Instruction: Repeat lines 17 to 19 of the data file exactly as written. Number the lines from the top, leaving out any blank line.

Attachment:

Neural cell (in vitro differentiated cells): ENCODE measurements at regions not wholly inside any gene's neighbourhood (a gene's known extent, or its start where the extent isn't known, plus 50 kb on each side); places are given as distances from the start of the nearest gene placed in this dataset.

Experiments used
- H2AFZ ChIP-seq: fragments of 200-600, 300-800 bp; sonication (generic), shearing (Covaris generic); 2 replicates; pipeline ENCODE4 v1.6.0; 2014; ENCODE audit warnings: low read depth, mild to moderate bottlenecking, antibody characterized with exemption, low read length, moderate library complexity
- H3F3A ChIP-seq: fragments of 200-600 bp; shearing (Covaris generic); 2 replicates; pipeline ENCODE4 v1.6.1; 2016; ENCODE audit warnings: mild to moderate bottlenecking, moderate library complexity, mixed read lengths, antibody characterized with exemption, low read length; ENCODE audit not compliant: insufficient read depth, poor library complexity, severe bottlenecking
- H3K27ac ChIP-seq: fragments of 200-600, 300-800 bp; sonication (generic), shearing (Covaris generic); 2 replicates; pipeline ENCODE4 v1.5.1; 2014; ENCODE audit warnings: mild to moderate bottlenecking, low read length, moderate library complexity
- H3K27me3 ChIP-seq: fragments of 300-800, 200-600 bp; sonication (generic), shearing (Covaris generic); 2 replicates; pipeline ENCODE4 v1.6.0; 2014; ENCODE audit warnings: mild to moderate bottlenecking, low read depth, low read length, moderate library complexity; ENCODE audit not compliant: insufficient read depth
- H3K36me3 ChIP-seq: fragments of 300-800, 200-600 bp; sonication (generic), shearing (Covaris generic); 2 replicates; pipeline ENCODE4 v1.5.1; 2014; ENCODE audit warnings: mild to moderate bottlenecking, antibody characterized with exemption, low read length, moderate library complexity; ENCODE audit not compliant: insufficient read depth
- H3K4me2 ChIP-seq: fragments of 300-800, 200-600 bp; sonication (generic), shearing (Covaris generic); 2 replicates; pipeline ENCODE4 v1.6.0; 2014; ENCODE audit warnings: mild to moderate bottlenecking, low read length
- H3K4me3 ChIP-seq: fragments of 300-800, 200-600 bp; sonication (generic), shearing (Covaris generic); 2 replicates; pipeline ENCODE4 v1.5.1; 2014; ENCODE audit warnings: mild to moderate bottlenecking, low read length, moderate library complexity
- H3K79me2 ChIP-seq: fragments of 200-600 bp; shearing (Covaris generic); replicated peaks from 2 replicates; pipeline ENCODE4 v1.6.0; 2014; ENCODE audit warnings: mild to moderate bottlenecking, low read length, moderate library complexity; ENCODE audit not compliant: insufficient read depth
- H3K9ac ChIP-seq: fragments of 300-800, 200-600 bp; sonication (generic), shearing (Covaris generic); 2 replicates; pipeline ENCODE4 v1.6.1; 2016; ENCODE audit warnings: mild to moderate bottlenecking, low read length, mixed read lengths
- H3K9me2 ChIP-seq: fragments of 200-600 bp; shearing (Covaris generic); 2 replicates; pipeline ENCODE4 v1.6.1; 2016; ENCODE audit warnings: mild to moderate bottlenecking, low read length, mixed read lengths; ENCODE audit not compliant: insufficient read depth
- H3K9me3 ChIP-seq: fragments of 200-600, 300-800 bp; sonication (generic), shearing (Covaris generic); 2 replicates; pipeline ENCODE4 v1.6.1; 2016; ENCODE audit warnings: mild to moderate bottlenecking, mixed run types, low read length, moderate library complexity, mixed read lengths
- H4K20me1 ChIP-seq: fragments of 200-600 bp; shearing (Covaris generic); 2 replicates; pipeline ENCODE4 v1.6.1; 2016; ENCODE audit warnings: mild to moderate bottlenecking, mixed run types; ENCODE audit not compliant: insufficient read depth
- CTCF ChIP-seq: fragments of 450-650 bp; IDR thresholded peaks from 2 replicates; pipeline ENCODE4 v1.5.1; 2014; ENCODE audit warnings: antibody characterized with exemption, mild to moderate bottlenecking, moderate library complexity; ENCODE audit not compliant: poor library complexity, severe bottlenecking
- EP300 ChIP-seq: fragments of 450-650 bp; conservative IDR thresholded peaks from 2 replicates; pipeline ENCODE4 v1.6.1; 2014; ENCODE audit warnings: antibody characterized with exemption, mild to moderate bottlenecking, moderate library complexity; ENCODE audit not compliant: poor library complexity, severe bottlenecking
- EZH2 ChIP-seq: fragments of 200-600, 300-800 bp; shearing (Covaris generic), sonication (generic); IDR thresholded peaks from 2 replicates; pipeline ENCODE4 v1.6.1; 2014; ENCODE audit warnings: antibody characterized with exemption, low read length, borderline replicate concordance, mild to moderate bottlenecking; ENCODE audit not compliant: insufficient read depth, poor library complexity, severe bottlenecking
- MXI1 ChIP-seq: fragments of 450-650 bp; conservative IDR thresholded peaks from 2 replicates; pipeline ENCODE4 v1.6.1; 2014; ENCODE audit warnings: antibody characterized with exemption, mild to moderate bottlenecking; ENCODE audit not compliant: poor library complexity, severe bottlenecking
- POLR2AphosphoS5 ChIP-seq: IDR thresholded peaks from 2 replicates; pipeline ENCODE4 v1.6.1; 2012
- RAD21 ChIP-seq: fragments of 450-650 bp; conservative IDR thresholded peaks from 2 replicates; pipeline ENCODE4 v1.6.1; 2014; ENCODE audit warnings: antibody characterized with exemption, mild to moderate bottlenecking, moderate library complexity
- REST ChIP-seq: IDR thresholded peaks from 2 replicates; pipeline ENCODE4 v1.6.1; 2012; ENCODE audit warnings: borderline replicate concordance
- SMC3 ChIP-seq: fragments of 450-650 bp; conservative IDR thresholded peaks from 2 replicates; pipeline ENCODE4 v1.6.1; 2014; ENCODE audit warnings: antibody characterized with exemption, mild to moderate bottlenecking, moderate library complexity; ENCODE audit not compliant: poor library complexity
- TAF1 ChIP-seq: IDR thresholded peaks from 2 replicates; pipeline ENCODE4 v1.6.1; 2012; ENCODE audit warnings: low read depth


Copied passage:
- EZH2 ChIP-seq: fragments of 200-600, 300-800 bp; shearing (Covaris generic), sonication (generic); IDR thresholded peaks from 2 replicates; pipeline ENCODE4 v1.6.1; 2014; ENCODE audit warnings: antibody characterized with exemption, low read length, borderline replicate concordance, mild to moderate bottlenecking; ENCODE audit not compliant: insufficient read depth, poor library complexity, severe bottlenecking
- MXI1 ChIP-seq: fragments of 450-650 bp; conservative IDR thresholded peaks from 2 replicates; pipeline ENCODE4 v1.6.1; 2014; ENCODE audit warnings: antibody characterized with exemption, mild to moderate bottlenecking; ENCODE audit not compliant: poor library complexity, severe bottlenecking
- POLR2AphosphoS5 ChIP-seq: IDR thresholded peaks from 2 replicates; pipeline ENCODE4 v1.6.1; 2012